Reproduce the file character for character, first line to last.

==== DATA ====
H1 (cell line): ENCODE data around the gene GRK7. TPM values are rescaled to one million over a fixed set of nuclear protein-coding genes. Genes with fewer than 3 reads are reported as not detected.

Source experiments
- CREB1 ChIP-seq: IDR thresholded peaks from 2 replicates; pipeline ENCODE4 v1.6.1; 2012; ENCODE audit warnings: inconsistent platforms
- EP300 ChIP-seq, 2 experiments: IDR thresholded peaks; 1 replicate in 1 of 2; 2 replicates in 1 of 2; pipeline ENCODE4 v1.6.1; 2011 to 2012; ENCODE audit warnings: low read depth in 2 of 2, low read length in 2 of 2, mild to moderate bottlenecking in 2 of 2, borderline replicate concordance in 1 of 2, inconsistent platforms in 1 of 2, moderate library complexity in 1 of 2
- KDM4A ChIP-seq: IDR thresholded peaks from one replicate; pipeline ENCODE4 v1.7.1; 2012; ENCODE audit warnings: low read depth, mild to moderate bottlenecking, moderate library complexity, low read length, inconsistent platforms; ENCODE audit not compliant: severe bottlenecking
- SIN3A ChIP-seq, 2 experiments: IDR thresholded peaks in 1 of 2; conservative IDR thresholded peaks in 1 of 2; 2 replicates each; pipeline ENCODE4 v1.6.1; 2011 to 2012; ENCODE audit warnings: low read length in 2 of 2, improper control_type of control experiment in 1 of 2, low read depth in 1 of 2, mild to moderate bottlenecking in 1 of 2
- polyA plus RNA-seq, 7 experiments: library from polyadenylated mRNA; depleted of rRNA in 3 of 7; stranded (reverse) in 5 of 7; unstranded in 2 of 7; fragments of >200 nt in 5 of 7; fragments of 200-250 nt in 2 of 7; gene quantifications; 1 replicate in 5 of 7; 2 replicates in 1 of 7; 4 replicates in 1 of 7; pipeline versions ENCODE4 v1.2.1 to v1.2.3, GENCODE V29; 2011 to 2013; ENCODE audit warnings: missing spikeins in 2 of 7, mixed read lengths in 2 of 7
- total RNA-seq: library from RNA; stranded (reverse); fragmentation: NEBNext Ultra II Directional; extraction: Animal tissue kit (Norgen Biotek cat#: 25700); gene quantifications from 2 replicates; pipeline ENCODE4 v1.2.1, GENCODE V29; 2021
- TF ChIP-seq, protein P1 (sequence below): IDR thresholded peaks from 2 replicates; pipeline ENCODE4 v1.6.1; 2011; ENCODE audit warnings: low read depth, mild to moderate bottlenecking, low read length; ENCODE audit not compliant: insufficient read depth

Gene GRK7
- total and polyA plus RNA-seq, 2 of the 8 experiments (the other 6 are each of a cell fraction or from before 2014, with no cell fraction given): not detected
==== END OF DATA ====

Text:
H1 (cell line): ENCODE data around the gene GRK7. TPM values are rescaled to one million over a fixed set of nuclear protein-coding genes. Genes with fewer than 3 reads are reported as not detected.

Source experiments
- CREB1 ChIP-seq: IDR thresholded peaks from 2 replicates; pipeline ENCODE4 v1.6.1; 2012; ENCODE audit warnings: inconsistent platforms
- EP300 ChIP-seq, 2 experiments: IDR thresholded peaks; 1 replicate in 1 of 2; 2 replicates in 1 of 2; pipeline ENCODE4 v1.6.1; 2011 to 2012; ENCODE audit warnings: low read depth in 2 of 2, low read length in 2 of 2, mild to moderate bottlenecking in 2 of 2, borderline replicate concordance in 1 of 2, inconsistent platforms in 1 of 2, moderate library complexity in 1 of 2
- KDM4A ChIP-seq: IDR thresholded peaks from one replicate; pipeline ENCODE4 v1.7.1; 2012; ENCODE audit warnings: low read depth, mild to moderate bottlenecking, moderate library complexity, low read length, inconsistent platforms; ENCODE audit not compliant: severe bottlenecking
- SIN3A ChIP-seq, 2 experiments: IDR thresholded peaks in 1 of 2; conservative IDR thresholded peaks in 1 of 2; 2 replicates each; pipeline ENCODE4 v1.6.1; 2011 to 2012; ENCODE audit warnings: low read length in 2 of 2, improper control_type of control experiment in 1 of 2, low read depth in 1 of 2, mild to moderate bottlenecking in 1 of 2
- polyA plus RNA-seq, 7 experiments: library from polyadenylated mRNA; depleted of rRNA in 3 of 7; stranded (reverse) in 5 of 7; unstranded in 2 of 7; fragments of >200 nt in 5 of 7; fragments of 200-250 nt in 2 of 7; gene quantifications; 1 replicate in 5 of 7; 2 replicates in 1 of 7; 4 replicates in 1 of 7; pipeline versions ENCODE4 v1.2.1 to v1.2.3, GENCODE V29; 2011 to 2013; ENCODE audit warnings: missing spikeins in 2 of 7, mixed read lengths in 2 of 7
- total RNA-seq: library from RNA; stranded (reverse); fragmentation: NEBNext Ultra II Directional; extraction: Animal tissue kit (Norgen Biotek cat#: 25700); gene quantifications from 2 replicates; pipeline ENCODE4 v1.2.1, GENCODE V29; 2021
- TF ChIP-seq, protein P1 (sequence below): IDR thresholded peaks from 2 replicates; pipeline ENCODE4 v1.6.1; 2011; ENCODE audit warnings: low read depth, mild to moderate bottlenecking, low read length; ENCODE audit not compliant: insufficient read depth

Gene GRK7
- total and polyA plus RNA-seq, 2 of the 8 experiments (the other 6 are each of a cell fraction or from before 2014, with no cell fraction given): not detected